Much commentary has been written on the need for power sharing (however it is defined) in Guyana as a solution to the current voter fraud impasse. The PPP claims victory in the elections on March 2 by about two seats or some 18,000 votes providing statements of polls (SOPs) to back its claim. The ruling APNU is claiming victory by a seat but offering no evidence. The elections commission (Gecom), according to observers, attempted to engage in fraud in declaring APNU the winner. It failed to follow the law in verification of counts. The matter is before the court on a petition filed by the PPP to compel Gecom to verify the vote counts from SOPs before declaring a winner. The court is likely to order Gecom to follow the law and verify the count. Before any thoughts are entertained on power sharing among the ethnic groups and parties, electoral fraud must be condemned and the ballots counts certified. To do otherwise would be rewarding or condoning electoral fraud.
There is no doubt that the country needs some kind of power sharing so that the nation can exhale from ongoing ethnic conflict and electoral fraud, but first the (Presidential candidate) party that has won the election must first rightfully be sworn in. Or else, the country, the world will be rewarding a cheater or daylight ‘tief’ or loser. Rewarding an electoral bandit would set a terrible precedence as happened during the 1960s thru 1980s, and it would not lead to racial or political healing. First, let the SOPs be verified and a winner declared and then talks must commence on power sharing.
I have been advocating power sharing for decades as a potential solution to our political ethnic conflict. The last polling article I published a day before the election, I indicated that voters felt there would be fraud and that one party would win the election by two seats (51%-48%). I also noted that it was regrettable that the two major parties were not advocating power sharing so that ‘neither party loses’. Only ANUG (Ralph Ramkarran and Jonas) and a couple other small parties wisely campaigned on a principle of power sharing. And since the attempted fraud last Thursday in the declaration of the results of the elections, they have continued the call for ‘shared governance’. The parties without seats and independents must also be included in such a government of national unity.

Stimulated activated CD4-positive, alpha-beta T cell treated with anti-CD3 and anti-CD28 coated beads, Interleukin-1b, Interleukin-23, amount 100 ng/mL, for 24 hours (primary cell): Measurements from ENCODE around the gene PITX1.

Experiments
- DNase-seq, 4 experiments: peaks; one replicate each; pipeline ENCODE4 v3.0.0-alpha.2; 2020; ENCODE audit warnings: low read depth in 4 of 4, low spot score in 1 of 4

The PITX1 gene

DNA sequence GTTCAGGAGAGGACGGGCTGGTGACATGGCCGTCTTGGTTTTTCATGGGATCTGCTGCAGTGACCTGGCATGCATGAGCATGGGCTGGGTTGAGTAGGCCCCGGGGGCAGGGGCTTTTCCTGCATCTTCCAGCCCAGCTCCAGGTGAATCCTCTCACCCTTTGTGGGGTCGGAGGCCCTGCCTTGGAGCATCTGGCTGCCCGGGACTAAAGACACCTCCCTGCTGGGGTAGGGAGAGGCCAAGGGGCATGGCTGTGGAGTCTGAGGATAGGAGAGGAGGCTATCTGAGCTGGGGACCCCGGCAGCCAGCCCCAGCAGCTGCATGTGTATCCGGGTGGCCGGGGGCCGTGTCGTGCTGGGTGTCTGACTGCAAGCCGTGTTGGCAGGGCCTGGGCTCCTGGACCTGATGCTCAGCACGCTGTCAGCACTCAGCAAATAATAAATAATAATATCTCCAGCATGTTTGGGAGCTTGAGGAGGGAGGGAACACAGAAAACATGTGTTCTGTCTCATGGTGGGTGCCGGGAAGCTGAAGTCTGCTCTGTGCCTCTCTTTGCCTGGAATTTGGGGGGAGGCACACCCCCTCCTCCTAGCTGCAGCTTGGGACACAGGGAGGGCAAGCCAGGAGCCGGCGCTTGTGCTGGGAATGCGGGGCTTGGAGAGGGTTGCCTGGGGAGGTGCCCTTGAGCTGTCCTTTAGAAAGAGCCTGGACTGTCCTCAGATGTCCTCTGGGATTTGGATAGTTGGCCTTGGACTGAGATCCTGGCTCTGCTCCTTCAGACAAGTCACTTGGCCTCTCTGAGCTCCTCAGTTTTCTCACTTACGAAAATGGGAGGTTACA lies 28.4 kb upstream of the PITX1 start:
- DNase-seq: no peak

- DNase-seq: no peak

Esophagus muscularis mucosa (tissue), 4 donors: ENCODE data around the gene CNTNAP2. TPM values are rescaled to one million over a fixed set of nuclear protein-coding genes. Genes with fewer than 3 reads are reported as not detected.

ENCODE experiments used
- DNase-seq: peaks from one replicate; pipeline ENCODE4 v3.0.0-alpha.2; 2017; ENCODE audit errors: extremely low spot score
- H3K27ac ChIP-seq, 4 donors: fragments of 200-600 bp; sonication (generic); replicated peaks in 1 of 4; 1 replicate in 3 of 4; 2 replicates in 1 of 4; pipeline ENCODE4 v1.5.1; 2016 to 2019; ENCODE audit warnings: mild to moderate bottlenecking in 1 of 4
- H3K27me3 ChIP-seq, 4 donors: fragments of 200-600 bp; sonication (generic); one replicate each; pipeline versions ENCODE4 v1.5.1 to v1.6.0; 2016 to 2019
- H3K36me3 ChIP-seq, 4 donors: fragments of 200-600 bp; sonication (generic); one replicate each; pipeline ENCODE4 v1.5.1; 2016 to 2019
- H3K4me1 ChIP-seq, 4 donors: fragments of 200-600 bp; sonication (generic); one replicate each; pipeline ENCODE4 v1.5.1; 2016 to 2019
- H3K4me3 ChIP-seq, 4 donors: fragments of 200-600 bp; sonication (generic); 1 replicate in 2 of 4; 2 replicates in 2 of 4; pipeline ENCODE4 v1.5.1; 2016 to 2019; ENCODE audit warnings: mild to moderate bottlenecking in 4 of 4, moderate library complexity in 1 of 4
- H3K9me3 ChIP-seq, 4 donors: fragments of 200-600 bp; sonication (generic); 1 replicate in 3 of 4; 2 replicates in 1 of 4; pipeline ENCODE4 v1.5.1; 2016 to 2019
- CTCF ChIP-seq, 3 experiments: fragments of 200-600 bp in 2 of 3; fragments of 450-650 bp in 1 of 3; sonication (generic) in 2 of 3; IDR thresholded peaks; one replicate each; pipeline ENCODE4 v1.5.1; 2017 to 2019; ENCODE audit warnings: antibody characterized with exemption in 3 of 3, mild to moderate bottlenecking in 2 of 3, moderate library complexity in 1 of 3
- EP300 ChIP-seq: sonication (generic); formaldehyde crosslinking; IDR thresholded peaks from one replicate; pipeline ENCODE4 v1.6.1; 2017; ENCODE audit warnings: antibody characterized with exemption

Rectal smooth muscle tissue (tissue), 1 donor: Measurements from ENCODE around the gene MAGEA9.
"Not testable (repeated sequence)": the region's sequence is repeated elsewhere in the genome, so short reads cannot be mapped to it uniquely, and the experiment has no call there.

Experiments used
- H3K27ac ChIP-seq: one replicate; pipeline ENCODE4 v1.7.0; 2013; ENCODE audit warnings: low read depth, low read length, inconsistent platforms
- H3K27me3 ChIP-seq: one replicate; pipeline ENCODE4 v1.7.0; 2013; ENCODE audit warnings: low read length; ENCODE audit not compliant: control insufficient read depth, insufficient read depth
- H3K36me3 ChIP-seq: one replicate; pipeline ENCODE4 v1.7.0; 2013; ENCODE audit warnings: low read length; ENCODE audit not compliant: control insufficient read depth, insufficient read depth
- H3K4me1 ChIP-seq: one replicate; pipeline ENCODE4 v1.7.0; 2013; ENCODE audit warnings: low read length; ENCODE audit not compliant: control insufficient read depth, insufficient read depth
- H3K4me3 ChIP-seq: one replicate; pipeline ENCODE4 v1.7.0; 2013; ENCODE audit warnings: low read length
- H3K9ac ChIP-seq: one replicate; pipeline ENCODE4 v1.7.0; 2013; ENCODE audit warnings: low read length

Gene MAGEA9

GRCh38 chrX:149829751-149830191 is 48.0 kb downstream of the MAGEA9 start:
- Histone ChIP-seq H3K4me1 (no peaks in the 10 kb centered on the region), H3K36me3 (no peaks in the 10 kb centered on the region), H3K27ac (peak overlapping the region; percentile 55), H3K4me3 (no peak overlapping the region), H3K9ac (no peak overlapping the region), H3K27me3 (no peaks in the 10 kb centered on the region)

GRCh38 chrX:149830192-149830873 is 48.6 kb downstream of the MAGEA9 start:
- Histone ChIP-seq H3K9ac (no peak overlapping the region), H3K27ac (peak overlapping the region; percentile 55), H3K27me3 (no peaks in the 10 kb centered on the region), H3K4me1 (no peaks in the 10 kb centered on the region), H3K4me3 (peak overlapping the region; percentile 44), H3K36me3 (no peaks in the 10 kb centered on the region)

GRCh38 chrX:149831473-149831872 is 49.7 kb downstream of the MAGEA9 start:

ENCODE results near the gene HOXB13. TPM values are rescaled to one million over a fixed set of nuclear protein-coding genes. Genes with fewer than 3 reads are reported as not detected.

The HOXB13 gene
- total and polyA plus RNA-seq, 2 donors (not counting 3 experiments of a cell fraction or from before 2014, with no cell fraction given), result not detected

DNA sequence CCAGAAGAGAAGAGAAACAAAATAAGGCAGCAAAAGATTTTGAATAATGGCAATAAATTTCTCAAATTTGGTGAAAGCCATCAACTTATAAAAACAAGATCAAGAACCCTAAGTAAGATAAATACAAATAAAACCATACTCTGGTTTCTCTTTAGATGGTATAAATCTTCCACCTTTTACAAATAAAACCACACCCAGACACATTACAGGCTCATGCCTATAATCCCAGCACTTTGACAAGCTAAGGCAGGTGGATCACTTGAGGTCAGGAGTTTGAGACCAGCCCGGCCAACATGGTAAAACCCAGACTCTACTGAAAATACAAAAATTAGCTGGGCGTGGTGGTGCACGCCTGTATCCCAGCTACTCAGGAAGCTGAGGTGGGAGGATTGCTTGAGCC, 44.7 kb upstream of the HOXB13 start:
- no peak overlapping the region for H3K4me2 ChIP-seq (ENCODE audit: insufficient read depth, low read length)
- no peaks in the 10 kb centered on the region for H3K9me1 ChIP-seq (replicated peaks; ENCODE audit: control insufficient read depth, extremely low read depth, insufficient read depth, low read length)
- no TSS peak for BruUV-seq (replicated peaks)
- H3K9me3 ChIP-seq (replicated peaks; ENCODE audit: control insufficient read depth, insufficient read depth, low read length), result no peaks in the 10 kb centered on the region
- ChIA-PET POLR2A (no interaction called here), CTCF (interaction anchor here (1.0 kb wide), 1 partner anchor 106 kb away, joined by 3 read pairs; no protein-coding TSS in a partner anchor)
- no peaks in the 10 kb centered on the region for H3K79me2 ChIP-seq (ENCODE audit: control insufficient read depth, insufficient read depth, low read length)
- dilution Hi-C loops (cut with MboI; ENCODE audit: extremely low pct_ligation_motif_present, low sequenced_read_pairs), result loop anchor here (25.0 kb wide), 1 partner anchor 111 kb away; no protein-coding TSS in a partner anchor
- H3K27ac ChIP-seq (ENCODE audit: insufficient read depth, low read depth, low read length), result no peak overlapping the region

But the country and the world cannot allow voter fraud to be utilized as a requisite tool for power grab. Electoral banditry must never be accepted as a mechanism for retaining or winning power. The world has indicated that it will not accept fraud. The relevant international organizations (OAS in particular) and major world powers, not least the US, have not allowed governments in Venezuela, Bolivia, Peru, Honduras, Haiti, Nicaragua, etc. to get away with electoral fraud. And they will not close their eyes to fraud in Guyana. Gecom must rethink its activities; visa cancellations and sanctions are coming. The SOPs in Region 4 must be verified and the right winner declared. Any other measure is tantamount to rewarding fraud.